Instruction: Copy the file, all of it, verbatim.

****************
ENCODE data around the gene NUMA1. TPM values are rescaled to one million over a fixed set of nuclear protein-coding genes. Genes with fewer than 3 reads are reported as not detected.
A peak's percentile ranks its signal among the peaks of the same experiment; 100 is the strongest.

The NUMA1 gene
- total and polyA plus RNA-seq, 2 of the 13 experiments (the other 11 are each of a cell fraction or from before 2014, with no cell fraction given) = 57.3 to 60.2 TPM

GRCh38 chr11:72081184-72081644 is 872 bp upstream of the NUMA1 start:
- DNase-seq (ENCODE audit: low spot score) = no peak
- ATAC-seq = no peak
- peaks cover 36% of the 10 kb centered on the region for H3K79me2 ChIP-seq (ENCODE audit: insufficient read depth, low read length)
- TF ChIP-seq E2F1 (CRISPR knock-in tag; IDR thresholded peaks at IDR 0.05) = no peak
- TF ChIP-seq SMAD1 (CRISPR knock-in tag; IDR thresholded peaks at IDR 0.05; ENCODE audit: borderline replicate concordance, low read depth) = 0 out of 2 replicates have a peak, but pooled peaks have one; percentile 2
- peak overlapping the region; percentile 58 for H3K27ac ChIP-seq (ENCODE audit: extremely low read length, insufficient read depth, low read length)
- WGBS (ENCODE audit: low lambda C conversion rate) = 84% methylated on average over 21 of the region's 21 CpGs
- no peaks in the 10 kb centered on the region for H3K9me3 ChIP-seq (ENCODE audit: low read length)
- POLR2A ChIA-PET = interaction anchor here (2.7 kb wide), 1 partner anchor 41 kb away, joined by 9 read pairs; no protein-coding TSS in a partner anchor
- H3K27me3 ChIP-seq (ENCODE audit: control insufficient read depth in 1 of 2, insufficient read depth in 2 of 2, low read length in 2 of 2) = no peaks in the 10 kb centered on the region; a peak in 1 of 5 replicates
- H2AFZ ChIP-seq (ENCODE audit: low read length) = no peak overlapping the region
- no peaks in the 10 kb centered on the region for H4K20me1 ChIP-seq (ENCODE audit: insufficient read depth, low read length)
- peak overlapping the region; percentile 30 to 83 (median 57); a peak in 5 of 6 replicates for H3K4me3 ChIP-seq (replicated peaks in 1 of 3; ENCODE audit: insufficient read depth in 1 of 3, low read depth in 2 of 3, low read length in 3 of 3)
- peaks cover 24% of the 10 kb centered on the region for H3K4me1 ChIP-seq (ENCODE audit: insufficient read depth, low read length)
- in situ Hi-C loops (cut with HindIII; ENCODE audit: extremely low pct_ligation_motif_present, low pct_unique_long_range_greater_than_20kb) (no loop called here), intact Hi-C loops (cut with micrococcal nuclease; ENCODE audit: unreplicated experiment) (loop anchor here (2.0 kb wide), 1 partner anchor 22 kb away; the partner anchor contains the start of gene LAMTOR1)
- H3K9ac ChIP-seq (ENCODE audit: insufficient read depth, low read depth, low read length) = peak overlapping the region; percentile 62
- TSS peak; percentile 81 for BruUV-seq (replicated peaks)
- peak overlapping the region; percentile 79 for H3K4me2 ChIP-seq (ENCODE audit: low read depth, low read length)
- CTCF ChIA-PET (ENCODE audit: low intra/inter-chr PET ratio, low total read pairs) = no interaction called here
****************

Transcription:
ENCODE data around the gene NUMA1. TPM values are rescaled to one million over a fixed set of nuclear protein-coding genes. Genes with fewer than 3 reads are reported as not detected.
A peak's percentile ranks its signal among the peaks of the same experiment; 100 is the strongest.

The NUMA1 gene
- total and polyA plus RNA-seq, 2 of the 13 experiments (the other 11 are each of a cell fraction or from before 2014, with no cell fraction given) = 57.3 to 60.2 TPM

GRCh38 chr11:72081184-72081644 is 872 bp upstream of the NUMA1 start:
- DNase-seq (ENCODE audit: low spot score) = no peak
- ATAC-seq = no peak
- peaks cover 36% of the 10 kb centered on the region for H3K79me2 ChIP-seq (ENCODE audit: insufficient read depth, low read length)
- TF ChIP-seq E2F1 (CRISPR knock-in tag; IDR thresholded peaks at IDR 0.05) = no peak
- TF ChIP-seq SMAD1 (CRISPR knock-in tag; IDR thresholded peaks at IDR 0.05; ENCODE audit: borderline replicate concordance, low read depth) = 0 out of 2 replicates have a peak, but pooled peaks have one; percentile 2
- peak overlapping the region; percentile 58 for H3K27ac ChIP-seq (ENCODE audit: extremely low read length, insufficient read depth, low read length)
- WGBS (ENCODE audit: low lambda C conversion rate) = 84% methylated on average over 21 of the region's 21 CpGs
- no peaks in the 10 kb centered on the region for H3K9me3 ChIP-seq (ENCODE audit: low read length)
- POLR2A ChIA-PET = interaction anchor here (2.7 kb wide), 1 partner anchor 41 kb away, joined by 9 read pairs; no protein-coding TSS in a partner anchor
- H3K27me3 ChIP-seq (ENCODE audit: control insufficient read depth in 1 of 2, insufficient read depth in 2 of 2, low read length in 2 of 2) = no peaks in the 10 kb centered on the region; a peak in 1 of 5 replicates
- H2AFZ ChIP-seq (ENCODE audit: low read length) = no peak overlapping the region
- no peaks in the 10 kb centered on the region for H4K20me1 ChIP-seq (ENCODE audit: insufficient read depth, low read length)
- peak overlapping the region; percentile 30 to 83 (median 57); a peak in 5 of 6 replicates for H3K4me3 ChIP-seq (replicated peaks in 1 of 3; ENCODE audit: insufficient read depth in 1 of 3, low read depth in 2 of 3, low read length in 3 of 3)
- peaks cover 24% of the 10 kb centered on the region for H3K4me1 ChIP-seq (ENCODE audit: insufficient read depth, low read length)
- in situ Hi-C loops (cut with HindIII; ENCODE audit: extremely low pct_ligation_motif_present, low pct_unique_long_range_greater_than_20kb) (no loop called here), intact Hi-C loops (cut with micrococcal nuclease; ENCODE audit: unreplicated experiment) (loop anchor here (2.0 kb wide), 1 partner anchor 22 kb away; the partner anchor contains the start of gene LAMTOR1)
- H3K9ac ChIP-seq (ENCODE audit: insufficient read depth, low read depth, low read length) = peak overlapping the region; percentile 62
- TSS peak; percentile 81 for BruUV-seq (replicated peaks)
- peak overlapping the region; percentile 79 for H3K4me2 ChIP-seq (ENCODE audit: low read depth, low read length)
- CTCF ChIA-PET (ENCODE audit: low intra/inter-chr PET ratio, low total read pairs) = no interaction called here